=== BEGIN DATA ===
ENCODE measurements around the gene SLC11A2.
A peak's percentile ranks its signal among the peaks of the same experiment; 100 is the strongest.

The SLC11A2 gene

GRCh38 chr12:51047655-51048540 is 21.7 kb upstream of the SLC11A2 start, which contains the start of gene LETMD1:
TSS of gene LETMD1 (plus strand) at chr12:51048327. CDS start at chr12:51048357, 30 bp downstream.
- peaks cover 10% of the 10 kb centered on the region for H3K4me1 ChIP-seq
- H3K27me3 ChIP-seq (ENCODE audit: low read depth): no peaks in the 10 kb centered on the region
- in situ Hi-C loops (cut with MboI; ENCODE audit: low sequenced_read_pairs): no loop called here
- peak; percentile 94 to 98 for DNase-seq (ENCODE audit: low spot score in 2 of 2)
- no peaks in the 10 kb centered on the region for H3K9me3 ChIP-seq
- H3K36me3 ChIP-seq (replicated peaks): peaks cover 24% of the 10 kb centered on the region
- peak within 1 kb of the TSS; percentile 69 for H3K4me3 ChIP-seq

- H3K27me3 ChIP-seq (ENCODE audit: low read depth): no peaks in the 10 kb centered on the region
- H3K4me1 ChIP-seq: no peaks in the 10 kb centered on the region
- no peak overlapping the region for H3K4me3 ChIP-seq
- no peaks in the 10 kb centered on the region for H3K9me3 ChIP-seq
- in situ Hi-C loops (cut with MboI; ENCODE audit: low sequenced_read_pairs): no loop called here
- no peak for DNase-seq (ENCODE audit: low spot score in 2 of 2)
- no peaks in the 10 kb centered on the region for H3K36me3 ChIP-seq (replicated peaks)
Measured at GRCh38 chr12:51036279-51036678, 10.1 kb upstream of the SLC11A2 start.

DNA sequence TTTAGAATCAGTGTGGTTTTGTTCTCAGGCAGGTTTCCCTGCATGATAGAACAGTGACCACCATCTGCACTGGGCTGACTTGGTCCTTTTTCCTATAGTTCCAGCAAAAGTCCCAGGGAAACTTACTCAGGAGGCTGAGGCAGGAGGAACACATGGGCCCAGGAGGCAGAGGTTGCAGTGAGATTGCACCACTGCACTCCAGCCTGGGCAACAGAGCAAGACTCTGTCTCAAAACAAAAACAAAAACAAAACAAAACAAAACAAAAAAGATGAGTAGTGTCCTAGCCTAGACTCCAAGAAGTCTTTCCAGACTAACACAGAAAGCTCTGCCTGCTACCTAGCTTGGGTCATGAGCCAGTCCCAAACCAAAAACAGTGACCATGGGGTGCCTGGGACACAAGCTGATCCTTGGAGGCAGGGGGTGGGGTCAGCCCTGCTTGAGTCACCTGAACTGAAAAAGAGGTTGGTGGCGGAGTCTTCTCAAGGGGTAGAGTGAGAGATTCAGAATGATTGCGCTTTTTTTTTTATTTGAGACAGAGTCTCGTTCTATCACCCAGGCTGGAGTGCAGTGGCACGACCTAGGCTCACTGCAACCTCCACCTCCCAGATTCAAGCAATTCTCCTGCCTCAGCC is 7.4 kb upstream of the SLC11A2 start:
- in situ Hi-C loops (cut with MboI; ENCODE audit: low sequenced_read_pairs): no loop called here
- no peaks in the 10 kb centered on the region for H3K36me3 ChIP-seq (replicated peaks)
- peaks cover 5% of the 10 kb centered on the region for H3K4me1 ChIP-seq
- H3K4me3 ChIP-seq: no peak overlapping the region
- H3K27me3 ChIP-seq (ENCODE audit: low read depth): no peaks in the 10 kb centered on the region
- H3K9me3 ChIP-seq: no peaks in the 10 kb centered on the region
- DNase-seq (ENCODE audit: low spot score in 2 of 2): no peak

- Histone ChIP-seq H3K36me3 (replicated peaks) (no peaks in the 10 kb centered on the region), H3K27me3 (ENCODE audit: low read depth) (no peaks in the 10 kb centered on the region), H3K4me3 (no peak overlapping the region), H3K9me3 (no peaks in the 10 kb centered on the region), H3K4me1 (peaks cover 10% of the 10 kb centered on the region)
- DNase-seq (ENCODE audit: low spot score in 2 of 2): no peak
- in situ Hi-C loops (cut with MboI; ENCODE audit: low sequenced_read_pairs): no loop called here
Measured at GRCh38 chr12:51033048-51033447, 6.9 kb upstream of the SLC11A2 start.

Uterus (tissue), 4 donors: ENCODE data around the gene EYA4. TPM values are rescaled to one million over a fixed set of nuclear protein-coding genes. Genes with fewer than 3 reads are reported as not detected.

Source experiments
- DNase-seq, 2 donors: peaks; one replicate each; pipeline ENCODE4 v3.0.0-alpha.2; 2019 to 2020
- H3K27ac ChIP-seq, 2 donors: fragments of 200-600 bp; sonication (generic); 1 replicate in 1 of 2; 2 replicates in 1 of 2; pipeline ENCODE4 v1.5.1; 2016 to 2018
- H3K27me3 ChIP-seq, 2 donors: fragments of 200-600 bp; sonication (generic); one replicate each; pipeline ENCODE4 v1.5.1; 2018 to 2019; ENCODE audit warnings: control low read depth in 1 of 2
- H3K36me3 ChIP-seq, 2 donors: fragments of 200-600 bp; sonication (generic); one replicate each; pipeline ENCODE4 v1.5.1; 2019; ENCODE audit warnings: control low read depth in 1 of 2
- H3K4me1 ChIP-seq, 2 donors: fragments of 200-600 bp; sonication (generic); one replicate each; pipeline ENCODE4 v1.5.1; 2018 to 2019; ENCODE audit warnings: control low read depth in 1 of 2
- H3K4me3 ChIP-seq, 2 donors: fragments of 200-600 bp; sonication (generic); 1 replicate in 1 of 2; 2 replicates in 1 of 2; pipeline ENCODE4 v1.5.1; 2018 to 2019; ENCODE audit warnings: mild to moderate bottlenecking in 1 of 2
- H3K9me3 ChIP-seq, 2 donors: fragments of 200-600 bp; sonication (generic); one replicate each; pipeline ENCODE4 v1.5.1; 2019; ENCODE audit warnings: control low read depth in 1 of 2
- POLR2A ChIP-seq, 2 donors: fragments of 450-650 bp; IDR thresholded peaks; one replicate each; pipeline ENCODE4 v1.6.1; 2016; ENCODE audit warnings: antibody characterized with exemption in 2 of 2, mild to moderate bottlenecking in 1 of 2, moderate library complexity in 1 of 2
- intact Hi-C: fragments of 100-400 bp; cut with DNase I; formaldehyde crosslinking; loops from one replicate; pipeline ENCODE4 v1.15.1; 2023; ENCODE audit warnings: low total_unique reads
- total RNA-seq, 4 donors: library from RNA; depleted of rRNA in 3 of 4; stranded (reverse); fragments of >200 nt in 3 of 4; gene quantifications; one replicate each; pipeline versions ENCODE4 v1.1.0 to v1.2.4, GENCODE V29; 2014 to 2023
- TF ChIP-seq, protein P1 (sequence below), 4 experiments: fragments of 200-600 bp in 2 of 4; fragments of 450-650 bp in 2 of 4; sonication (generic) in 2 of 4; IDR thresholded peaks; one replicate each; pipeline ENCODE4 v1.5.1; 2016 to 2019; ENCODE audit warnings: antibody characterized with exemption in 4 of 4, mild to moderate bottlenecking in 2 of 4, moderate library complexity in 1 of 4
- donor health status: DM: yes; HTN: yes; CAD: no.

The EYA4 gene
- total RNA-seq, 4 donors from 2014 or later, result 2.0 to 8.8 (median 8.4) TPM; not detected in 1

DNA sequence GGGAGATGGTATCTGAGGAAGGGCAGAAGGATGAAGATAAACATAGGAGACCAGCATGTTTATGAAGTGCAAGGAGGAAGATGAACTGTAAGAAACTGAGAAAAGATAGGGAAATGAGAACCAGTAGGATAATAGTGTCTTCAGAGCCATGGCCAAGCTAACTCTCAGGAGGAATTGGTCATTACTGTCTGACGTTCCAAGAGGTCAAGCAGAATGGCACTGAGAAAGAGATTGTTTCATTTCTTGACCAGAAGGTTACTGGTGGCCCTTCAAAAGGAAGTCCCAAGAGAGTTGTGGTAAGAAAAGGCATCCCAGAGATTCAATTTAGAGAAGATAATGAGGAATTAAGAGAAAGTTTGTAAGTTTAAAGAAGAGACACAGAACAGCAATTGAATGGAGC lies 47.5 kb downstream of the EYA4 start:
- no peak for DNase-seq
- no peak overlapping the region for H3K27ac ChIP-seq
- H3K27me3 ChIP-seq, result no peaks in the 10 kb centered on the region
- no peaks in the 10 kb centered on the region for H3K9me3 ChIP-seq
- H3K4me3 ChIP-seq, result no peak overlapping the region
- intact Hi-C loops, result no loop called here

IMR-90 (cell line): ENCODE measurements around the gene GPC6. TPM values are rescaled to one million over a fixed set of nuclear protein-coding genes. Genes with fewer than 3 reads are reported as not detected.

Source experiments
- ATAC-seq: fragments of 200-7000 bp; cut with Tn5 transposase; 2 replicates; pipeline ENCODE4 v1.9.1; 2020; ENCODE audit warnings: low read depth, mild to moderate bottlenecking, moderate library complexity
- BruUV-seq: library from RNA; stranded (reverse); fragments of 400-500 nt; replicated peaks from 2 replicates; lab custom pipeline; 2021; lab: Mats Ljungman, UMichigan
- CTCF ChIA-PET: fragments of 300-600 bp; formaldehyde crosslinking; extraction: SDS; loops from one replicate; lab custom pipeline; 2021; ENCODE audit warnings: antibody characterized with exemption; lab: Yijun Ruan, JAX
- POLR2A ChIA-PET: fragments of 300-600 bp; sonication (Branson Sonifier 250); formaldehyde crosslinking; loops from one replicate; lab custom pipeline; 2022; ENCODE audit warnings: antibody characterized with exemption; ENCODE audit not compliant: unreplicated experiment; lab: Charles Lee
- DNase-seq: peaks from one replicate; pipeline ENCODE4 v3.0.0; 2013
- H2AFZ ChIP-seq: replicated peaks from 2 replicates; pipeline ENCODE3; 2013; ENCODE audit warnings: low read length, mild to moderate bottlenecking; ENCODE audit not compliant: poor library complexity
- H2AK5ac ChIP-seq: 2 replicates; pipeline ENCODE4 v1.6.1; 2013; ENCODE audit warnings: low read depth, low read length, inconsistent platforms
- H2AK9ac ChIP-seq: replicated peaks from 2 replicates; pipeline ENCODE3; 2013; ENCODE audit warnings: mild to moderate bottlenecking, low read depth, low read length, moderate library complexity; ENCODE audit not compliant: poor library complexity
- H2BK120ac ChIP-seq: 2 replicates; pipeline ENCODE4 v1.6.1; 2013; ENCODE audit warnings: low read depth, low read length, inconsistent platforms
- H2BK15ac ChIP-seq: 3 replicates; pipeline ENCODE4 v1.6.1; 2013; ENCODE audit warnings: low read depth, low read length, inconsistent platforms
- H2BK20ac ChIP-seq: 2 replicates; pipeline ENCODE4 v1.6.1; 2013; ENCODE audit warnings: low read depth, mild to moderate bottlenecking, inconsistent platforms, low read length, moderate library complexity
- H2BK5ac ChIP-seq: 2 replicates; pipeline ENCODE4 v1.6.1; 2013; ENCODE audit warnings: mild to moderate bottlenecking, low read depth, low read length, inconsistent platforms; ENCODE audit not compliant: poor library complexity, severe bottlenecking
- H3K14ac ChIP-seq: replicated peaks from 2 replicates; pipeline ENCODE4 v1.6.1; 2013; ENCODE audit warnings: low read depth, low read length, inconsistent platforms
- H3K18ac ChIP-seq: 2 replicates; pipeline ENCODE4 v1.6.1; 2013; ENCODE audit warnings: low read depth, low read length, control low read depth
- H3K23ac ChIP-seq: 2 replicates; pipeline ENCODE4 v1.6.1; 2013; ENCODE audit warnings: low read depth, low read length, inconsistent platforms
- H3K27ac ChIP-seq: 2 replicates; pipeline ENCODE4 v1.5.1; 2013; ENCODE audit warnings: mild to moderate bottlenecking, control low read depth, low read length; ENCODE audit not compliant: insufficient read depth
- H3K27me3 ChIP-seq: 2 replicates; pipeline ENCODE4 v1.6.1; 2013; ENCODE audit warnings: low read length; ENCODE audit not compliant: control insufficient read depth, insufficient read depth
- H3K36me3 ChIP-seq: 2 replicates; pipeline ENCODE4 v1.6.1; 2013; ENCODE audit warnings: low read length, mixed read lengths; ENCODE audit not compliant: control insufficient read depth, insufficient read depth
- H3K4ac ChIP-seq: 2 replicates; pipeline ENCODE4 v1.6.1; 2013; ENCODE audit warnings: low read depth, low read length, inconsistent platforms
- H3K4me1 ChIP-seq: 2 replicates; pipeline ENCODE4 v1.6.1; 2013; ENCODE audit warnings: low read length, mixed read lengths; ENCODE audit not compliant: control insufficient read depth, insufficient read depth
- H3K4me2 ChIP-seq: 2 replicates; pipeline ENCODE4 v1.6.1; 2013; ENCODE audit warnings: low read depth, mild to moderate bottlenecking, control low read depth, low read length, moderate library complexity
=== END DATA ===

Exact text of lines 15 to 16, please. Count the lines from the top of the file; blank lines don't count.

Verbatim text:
- no peak overlapping the region for H3K4me3 ChIP-seq
- no peaks in the 10 kb centered on the region for H3K9me3 ChIP-seq